Get to the High Road and turn right.
02- The Arena Lounge Bar Restaurant & Hotel
It’s within walking distance but far more sensible to jump on the frequent buses for a few shortstops.
What others have said.
Two hundred seventeen people have commented. One individual said that the Arena Lounge is spacious and friendly, and the menu has a wide selection of vegetarian and meat dishes.
The Arena Lounge received the best compliment: “The food was fresh and tasted brilliant”.
Another commenter said, “Food was great, reasonably priced, and served quickly. Highly recommend.”
03- Station 31
Station 31 restaurant is at 299-303 Harrow Rd, Wembley HA9 6BD, close to Wembley Triangle.
So if you are courageous enough to consider Rajasthani Laal Maas curry, there are places in Wembley to get your experience.
But, in all seriousness, only attempt eating hot curries if you are genuinely prepared for the consequences and have taken suitable precautions.
To avoid catastrophes, take advice from the local staff at your restaurant. The local team would have witnessed every crazy event that involved people eating the Rajasthani Laal Maas Curry.
What others have said.
This place is highly recommended – For example, one commenter said, “Great Food, service super friendly. Cocktails are absolutely delicious. I recommend the passion fruit martini. Has really fresh fruit (papaya flavour really comes through).”
Another individual Rohit, said, “Always the best food never disappointed, cheap pints, the old manager from years and Ganesh are the ones keeping the place alive…thank you.”
What Makes One Person Able To Handle Spicy Foods That Another Cannot?
Before we leave this conversation, there is one final question.
From a food perspective, I was always puzzled about why one person’s hot level is another person’s mild. And I now have a much better idea of how that works.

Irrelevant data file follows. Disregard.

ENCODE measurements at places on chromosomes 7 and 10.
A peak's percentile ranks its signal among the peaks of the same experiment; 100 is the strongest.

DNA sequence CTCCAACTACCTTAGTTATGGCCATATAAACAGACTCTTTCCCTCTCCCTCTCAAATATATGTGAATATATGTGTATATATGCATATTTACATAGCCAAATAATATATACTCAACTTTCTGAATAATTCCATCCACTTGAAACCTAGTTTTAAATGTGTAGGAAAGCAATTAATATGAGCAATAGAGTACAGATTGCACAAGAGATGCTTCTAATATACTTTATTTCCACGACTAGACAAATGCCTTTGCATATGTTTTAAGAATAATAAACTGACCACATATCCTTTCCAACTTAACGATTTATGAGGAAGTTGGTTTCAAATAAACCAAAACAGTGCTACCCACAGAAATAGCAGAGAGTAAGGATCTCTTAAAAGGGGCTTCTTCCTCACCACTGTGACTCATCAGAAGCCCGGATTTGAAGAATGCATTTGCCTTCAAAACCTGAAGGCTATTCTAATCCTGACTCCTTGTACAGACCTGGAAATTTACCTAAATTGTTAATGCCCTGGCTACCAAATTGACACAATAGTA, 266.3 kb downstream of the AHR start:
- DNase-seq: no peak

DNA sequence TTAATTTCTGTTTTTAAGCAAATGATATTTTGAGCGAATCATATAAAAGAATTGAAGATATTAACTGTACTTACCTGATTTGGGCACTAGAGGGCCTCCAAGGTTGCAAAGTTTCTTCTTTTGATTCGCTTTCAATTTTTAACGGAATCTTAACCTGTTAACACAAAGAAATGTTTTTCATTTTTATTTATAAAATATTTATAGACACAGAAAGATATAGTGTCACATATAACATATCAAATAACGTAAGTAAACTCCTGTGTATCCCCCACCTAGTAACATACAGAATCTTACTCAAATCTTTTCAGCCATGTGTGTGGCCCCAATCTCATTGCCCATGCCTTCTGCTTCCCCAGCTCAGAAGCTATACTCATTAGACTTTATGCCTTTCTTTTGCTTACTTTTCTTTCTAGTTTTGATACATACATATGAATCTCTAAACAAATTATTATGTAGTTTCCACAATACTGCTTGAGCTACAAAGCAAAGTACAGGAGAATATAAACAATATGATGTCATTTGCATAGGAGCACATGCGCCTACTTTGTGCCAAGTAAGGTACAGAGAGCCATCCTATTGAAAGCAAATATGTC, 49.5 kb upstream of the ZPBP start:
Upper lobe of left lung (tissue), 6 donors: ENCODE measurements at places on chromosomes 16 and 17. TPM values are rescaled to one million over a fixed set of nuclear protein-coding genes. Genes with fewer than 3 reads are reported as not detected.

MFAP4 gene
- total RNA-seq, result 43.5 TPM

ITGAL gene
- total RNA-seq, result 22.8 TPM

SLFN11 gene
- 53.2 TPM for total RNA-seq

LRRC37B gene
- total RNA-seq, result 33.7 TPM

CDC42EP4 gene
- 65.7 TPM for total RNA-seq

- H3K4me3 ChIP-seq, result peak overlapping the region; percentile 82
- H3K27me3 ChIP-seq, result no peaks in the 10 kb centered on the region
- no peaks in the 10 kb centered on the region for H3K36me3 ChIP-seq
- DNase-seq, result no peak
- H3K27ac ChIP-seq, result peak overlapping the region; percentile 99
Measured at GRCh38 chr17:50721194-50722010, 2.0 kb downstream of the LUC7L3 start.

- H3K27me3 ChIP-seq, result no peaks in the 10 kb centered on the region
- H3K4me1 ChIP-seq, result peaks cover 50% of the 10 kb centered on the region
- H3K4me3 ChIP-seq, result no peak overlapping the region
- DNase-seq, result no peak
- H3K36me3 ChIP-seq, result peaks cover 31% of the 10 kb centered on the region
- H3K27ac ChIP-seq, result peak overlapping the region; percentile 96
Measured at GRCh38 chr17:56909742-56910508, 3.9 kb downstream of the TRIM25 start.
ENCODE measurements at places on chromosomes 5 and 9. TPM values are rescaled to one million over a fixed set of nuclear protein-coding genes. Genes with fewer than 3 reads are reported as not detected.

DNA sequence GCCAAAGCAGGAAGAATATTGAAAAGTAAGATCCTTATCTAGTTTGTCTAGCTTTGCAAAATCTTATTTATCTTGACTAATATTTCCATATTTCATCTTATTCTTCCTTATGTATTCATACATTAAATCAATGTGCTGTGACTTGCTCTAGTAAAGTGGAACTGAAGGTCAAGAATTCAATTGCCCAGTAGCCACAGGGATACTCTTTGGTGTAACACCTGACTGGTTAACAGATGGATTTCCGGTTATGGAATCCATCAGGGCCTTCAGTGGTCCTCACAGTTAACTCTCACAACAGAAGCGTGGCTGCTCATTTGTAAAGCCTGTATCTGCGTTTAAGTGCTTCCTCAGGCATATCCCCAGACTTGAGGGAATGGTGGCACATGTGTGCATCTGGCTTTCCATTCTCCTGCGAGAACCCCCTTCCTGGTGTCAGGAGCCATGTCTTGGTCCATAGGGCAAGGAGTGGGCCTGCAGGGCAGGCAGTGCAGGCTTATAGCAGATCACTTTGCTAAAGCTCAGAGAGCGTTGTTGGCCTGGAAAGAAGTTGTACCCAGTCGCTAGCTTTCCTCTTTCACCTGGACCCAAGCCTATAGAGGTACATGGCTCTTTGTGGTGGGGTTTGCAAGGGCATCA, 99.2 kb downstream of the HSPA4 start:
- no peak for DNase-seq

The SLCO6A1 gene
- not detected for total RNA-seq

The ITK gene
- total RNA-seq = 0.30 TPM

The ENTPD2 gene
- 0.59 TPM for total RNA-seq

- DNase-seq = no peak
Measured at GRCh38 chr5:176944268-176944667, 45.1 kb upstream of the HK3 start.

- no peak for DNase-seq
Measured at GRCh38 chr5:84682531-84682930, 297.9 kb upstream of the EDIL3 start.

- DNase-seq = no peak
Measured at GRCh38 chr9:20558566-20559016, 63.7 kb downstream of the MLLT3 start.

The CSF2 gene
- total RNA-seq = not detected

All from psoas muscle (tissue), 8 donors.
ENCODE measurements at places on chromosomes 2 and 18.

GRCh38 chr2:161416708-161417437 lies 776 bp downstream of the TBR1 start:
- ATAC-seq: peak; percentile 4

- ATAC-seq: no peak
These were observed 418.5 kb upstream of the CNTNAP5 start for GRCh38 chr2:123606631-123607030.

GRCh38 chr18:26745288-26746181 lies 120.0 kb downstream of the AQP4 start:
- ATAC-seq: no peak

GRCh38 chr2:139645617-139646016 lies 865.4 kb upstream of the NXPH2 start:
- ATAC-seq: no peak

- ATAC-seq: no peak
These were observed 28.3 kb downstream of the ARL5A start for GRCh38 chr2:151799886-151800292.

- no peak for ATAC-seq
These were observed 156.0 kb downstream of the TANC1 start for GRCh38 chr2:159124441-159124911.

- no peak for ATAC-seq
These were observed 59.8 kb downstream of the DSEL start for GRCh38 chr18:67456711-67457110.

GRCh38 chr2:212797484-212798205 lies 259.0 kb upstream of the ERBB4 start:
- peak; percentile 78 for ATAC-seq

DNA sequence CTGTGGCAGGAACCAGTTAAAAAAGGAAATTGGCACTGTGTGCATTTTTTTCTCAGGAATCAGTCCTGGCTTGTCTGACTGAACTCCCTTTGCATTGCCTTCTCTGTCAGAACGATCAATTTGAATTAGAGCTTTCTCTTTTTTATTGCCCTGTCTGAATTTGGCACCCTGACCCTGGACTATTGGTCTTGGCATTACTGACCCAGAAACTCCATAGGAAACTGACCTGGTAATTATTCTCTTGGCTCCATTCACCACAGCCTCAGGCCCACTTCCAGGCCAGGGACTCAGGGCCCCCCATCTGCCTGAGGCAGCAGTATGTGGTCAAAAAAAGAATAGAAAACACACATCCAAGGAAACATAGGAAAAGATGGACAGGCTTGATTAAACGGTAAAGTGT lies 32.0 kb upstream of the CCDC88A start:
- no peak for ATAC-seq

It’s overly non-scientific but came from what I gleaned recently from a book titled simply – The Gut.
Well, it’s to do with the bacteria in the gut that break down the foods we eat. Individuals do not inherently have a better disposition over another to a particular type of food by default.
The broader the set of foods you eat, the more efficiently your stomach will be handling other foods due to the increased diversity of gut bacteria that grow to handle those different kinds of food.
So if you want to eat hotter foods, begin by eating foods hotter than you currently eat. Even if you have a “bad” experience, repeat it, and your “heat” tolerance will improve as your gut bacteria adjusts.
By slowly “educating” your gut, you survive the heat – by persevering with it.
There’s another related point that’s also useful to know.
Sometimes, merely eating unfamiliar foods can cause stomach upset even though the food is excellent and hygienic. Some people mistake this for food poisoning when it is not.
In my youth, I thought that if I ate something that led to tummy upset, it must have been because there was something wrong with the food. While possible, it is not necessarily true.
Often, it merely means that I did not have the gut bacteria to support the new food on those occasions, and my gut chose the most efficient method of handling the situation by keeping me grounded on the toilet.
The solution is to continue to eat more of it in small amounts over time, and your gut will populate itself with what it needs to tolerate better.
Finally, you may have noticed this yourself recently. Before the pandemic, you would’ve probably eaten a broader range of foods at home and while lunching at work.
As soon as you eat a broader set of foods after several months of eating a reduced range, you may have had a tummy upset a few times as you re-adjust.
This is because you lose a proportion of the bacteria in processing your food every time you have a tummy upset or use the toilet naturally.
The more comprehensive the range of foods you eat, the wider the supporting bacteria that populate your stomach.
Conclusion – Where To Find The Best Laal Maas Curry In Wembley
Concerning my friend from earlier, he has been eating curries for over 30 years. He has worked hard to “enjoy” that level of heat.
His gut has adapted to support his habit. And he typically always orders the hottest thing on the menu.
So, if you’re still a newbie, there’s always time for you.
Now, had I known at the time of my mishap while eating out, as described at the start of this article, what I now know, I might have had a better experience.
It is my sincere hope then that what’s written here helps those of you planning a trip to Wembley to:-
- Take excellent care choosing a spicy curry.
- Understand how to survive a hot curry.
- Know how to sidestep a potentially unpleasant eating-out experience and one that may come with unexpected endings if you catch my drift.
Happy eating out in Wembley.
Please comment below if you have any experience preparing or eating Laal Maas curries.